Pricing list: Striking a balance between transparency and flexibility

Pricing list: Striking a balance between transparency and flexibility

WHEN the developers of GEM Residences released last week a full price list for all 578 units ahead of its launch on Friday in the name of greater transparency, the move was largely seen by many in the industry as a publicity gimmick to boost sales.

One view is that it would not hurt to release a price list and stick to it on the first day of sales, since the likelihood of being able to mark up prices on strong demand is low under current market conditions.

Others feel that there is no need to overplay the usefulness of a price list that is only valid for as long as developers stick to it. After all, no developer will wittingly deny themselves the flexibility of adjusting prices subsequently to maximise profits.

The timing of the price-list release - just one day before the balloting day of rival project Stars of Kovan by Cheung Kong Property - has added to the perception that there is a "strategy" behind it.

While the motivation of GEM Residences' developers Gamuda, Evia Real Estate and Maxdin is up for interpretation, the move has opened a can of worms for the industry.

Currently, it is not mandatory for developers to disclose prices of released units in private residential projects until balloting day, though they usually provide an indicative price range during the preview. While the indicative price range is often close to the actual price on balloting day, there may be occasional surprises.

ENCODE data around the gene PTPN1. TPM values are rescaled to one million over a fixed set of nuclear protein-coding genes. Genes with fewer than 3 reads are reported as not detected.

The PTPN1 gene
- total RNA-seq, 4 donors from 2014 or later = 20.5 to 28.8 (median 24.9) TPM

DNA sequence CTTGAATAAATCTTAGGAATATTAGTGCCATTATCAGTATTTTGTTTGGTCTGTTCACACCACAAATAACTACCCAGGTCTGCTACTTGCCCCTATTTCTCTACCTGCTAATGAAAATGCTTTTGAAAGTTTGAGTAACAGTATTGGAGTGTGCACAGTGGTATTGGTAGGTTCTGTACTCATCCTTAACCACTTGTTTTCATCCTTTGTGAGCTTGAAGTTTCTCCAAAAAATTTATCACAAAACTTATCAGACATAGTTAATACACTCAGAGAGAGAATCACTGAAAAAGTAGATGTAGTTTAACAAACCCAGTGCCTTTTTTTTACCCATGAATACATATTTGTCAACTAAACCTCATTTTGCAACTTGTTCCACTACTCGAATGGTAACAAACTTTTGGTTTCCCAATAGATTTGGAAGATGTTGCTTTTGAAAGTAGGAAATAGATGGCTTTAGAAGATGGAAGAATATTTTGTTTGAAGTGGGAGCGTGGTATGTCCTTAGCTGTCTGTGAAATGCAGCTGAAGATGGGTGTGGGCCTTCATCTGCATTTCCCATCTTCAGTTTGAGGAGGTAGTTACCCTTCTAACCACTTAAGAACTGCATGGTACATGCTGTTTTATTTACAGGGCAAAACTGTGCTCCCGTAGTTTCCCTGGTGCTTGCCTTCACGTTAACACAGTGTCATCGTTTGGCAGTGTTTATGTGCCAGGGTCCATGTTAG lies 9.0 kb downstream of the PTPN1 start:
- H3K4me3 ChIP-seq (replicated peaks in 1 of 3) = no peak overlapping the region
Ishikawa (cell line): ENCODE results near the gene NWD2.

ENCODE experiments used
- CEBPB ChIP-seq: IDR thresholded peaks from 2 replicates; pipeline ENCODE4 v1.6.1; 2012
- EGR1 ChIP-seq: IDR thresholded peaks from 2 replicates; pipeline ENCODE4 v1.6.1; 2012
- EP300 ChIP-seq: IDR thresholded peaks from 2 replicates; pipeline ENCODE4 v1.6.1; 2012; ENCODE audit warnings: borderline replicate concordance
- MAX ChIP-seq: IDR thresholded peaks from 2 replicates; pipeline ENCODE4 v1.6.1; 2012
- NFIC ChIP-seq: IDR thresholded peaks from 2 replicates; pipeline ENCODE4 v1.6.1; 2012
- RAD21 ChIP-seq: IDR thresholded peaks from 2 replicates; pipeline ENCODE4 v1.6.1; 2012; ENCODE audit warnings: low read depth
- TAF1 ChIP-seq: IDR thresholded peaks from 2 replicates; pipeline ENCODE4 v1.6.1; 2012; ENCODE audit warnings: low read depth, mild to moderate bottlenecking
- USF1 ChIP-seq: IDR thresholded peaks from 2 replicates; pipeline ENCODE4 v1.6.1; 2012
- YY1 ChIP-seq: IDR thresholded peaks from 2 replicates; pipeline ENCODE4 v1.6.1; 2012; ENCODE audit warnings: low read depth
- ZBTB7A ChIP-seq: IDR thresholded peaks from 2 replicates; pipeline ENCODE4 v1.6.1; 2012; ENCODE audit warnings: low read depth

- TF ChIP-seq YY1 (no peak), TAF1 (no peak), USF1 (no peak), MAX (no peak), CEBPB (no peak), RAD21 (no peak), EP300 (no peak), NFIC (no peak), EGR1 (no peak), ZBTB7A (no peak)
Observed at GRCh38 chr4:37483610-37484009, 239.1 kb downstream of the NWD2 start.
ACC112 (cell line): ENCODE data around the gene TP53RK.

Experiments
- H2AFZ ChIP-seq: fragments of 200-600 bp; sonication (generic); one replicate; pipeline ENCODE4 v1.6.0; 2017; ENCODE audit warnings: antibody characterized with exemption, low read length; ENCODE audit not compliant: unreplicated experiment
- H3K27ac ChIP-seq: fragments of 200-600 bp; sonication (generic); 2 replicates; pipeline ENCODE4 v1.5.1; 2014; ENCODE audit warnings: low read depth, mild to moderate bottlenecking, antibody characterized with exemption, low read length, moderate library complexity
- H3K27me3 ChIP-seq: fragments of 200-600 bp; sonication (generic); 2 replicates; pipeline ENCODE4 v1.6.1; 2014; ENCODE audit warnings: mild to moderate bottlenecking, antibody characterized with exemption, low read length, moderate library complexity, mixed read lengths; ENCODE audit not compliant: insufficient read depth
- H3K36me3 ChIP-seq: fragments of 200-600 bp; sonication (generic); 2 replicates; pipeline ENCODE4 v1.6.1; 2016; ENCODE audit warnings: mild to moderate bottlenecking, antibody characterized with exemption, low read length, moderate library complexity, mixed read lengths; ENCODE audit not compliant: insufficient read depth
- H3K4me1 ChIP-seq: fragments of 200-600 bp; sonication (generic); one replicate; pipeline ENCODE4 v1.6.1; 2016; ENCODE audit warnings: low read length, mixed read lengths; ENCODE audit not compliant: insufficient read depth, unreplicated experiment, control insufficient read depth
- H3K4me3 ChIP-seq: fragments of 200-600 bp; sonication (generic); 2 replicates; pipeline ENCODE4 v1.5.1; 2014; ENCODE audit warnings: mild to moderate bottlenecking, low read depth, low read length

This is unlike executive condominiums (ECs), for which developers need to submit their price list to the HDB and release that price list in showflats two days before the sales. Developers usually stick to the price list at least during the balloting, unless they notify the HDB of any change.

Granted, no developer would like to tie themselves down to a publicly released price list, lest they feel the need to make adjustments during the launch. Under already tepid market conditions, developers will likely bemoan any additional disclosure burden. It would then appear that an open price-list policy will not be widely adopted if there is no regulatory requirement for it.

This issue on price list was not addressed when Singapore passed amendments last year on the Housing Developers (Control and Licensing) Act to tighten requirements on showflats and legislate the provision of detailed sales data by developers on a weekly basis.

While a high level of data transparency here allows buyers to check on past transactions to evaluate if advertised discounts are real discounts vis-a-vis transacted units of similar size, floor and orientation in a project, there are no past transactions at the outset for comparisons within a project to be made for the first batch of released units.

If demand turns out much stronger than expected, a developer may choose to change its price list, even several times on a launch day, giving rise to what some industry players call a "dynamic price list".

Hong Kong has chosen a middle-of-the-road approach to pricing transparency since April 2013, in a bid to strike a balance between enhancing market transparency and allow a certain degree of flexibility for developers. To enable buyers to have a fuller picture of prices for "a considerable number of units in a development", the Chinese territory requires a minimum number of units in each price list to be released at least three days before sales begin.